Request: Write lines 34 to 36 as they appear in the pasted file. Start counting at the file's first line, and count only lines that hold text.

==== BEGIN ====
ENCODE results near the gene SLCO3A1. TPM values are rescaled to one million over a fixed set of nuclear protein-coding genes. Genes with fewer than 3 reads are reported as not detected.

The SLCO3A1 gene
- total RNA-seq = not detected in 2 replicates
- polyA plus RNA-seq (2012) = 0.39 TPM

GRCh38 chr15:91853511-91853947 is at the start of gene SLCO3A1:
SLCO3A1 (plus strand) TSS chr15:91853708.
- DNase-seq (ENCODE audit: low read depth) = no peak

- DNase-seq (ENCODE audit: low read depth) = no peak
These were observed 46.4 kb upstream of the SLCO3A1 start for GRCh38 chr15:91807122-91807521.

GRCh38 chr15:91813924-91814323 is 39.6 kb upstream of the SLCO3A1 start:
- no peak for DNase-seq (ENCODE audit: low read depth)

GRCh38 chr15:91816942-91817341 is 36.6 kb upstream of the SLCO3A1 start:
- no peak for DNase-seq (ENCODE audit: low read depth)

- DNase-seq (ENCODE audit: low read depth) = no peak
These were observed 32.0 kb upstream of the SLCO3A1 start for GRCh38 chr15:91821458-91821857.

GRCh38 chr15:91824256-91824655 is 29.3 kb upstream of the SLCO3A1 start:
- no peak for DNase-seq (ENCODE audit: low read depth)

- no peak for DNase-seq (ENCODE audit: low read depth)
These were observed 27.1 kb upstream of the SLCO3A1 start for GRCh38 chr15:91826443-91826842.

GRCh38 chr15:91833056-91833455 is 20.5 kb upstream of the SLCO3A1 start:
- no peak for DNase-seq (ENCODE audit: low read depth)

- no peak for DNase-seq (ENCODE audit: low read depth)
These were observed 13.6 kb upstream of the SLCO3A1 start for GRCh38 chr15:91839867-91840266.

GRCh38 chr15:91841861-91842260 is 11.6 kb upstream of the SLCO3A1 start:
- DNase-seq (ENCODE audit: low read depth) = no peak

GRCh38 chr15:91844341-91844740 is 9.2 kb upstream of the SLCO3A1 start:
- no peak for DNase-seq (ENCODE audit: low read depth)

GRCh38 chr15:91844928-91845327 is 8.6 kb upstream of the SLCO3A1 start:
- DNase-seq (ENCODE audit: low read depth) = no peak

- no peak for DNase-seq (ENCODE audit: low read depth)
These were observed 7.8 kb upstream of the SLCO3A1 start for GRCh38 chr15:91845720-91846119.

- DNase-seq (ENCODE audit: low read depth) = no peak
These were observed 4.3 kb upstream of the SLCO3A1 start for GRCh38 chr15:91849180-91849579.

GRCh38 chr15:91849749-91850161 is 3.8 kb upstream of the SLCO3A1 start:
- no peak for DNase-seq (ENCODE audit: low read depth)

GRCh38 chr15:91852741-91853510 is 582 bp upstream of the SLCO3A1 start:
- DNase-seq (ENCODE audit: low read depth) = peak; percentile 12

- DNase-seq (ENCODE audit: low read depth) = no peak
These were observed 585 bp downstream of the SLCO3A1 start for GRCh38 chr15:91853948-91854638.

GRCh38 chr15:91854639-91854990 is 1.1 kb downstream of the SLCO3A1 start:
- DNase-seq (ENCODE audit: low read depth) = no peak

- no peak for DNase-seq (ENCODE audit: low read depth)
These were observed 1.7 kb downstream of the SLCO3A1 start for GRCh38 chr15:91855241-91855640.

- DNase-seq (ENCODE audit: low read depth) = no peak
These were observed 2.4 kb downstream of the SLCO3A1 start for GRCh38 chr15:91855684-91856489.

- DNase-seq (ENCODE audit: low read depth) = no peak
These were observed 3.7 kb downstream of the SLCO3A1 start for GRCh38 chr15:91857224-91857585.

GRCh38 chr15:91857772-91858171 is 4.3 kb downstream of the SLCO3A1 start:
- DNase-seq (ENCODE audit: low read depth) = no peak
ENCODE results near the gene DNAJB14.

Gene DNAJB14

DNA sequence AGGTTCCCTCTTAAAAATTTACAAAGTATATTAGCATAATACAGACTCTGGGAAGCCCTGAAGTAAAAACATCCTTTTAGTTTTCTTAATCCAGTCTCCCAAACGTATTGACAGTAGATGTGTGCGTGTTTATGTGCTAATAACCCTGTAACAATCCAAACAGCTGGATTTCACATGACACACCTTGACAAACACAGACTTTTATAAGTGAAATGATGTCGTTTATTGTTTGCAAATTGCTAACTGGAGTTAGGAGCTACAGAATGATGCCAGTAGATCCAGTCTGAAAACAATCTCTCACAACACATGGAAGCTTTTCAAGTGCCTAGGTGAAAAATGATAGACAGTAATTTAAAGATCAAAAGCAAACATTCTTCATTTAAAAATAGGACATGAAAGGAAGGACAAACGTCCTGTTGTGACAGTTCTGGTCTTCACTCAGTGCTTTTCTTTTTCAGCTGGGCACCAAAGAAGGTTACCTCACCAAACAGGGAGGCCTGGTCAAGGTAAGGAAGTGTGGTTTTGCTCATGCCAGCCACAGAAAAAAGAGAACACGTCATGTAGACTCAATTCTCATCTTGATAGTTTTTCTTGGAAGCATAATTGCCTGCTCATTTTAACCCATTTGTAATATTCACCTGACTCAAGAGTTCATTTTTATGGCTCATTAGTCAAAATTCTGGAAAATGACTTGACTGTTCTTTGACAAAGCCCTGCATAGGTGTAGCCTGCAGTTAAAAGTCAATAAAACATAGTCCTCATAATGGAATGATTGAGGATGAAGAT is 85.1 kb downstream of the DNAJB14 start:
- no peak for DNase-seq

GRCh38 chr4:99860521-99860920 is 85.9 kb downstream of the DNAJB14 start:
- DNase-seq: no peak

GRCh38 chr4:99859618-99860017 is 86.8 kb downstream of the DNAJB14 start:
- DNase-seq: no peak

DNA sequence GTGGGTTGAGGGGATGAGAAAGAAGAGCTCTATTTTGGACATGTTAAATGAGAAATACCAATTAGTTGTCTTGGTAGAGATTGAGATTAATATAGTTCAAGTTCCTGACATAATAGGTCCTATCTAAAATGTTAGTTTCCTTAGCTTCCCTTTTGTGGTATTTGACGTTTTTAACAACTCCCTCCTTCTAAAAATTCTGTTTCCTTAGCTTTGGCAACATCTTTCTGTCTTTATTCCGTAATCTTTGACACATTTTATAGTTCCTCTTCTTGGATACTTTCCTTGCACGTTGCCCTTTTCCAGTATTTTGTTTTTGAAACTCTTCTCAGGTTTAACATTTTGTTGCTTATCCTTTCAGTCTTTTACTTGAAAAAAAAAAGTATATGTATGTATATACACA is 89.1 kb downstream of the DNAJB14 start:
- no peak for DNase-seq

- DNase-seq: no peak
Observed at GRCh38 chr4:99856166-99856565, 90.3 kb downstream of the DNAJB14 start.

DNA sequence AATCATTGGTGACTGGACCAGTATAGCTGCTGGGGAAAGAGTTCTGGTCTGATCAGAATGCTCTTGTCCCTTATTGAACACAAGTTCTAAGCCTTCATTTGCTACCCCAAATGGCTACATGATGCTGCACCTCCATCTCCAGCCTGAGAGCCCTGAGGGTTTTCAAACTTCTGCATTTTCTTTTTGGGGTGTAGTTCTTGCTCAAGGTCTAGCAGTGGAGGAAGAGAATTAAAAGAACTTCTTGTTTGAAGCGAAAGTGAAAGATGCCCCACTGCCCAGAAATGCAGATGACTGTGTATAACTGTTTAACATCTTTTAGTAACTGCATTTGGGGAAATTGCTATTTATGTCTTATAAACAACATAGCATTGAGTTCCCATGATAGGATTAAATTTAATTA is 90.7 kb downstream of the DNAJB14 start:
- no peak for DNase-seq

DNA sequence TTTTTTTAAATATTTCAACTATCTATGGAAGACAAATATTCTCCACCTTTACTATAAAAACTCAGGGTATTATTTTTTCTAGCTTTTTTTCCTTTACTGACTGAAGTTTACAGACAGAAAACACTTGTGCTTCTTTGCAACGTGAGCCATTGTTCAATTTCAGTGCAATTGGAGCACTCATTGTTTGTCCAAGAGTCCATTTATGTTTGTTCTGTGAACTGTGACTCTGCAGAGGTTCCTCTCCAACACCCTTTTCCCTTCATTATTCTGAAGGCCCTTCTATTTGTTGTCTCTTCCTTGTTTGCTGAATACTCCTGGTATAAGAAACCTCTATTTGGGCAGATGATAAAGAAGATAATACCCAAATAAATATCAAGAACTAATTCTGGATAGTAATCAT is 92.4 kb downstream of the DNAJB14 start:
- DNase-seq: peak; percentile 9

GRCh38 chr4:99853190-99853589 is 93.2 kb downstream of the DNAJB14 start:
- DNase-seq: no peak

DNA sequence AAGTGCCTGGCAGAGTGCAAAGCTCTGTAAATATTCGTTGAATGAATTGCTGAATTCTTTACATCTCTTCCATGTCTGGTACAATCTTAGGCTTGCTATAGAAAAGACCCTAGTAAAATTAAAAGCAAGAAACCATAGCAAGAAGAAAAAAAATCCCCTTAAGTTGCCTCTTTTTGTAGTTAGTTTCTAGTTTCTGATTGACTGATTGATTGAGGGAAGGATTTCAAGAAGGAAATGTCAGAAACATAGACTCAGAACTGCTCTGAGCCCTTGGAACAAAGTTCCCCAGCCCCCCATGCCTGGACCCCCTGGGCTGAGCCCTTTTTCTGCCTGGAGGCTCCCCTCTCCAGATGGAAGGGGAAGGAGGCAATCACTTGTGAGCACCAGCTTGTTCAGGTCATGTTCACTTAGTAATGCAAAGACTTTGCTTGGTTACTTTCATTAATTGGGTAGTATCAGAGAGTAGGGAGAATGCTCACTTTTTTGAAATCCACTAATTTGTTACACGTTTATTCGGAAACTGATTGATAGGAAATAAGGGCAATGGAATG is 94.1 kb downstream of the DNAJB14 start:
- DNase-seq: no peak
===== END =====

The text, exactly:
GRCh38 chr15:91849749-91850161 is 3.8 kb upstream of the SLCO3A1 start:
- no peak for DNase-seq (ENCODE audit: low read depth)

GRCh38 chr15:91852741-91853510 is 582 bp upstream of the SLCO3A1 start: